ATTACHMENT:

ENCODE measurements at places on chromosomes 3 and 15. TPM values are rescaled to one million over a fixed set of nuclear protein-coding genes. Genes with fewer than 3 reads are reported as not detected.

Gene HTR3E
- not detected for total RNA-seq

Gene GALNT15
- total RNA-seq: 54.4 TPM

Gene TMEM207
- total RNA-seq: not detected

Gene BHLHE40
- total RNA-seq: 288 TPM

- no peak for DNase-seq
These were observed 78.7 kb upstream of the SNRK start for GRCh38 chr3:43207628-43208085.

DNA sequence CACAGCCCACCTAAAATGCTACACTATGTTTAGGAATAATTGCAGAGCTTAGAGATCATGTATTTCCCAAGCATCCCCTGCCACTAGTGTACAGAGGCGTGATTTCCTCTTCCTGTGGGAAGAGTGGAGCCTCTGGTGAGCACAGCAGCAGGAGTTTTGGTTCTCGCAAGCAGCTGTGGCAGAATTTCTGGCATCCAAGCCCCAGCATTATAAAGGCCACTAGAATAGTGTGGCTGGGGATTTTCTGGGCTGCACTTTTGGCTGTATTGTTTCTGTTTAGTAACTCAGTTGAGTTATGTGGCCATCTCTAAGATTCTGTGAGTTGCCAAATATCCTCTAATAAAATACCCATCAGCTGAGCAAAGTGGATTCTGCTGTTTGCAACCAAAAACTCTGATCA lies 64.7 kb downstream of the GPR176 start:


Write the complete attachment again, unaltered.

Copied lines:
ENCODE measurements at places on chromosomes 3 and 15. TPM values are rescaled to one million over a fixed set of nuclear protein-coding genes. Genes with fewer than 3 reads are reported as not detected.

Gene HTR3E
- not detected for total RNA-seq

Gene GALNT15
- total RNA-seq: 54.4 TPM

Gene TMEM207
- total RNA-seq: not detected

Gene BHLHE40
- total RNA-seq: 288 TPM

- no peak for DNase-seq
These were observed 78.7 kb upstream of the SNRK start for GRCh38 chr3:43207628-43208085.

DNA sequence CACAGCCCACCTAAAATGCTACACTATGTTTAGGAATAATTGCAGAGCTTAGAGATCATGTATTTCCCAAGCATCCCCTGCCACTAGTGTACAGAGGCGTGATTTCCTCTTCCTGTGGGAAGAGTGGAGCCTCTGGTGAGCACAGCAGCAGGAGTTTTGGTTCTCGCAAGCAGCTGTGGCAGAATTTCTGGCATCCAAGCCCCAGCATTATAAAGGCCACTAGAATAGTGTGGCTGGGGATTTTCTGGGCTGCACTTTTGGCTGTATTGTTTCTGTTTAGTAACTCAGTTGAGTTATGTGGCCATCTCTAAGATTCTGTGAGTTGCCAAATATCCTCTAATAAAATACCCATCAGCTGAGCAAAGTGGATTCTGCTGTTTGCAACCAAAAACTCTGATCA lies 64.7 kb downstream of the GPR176 start: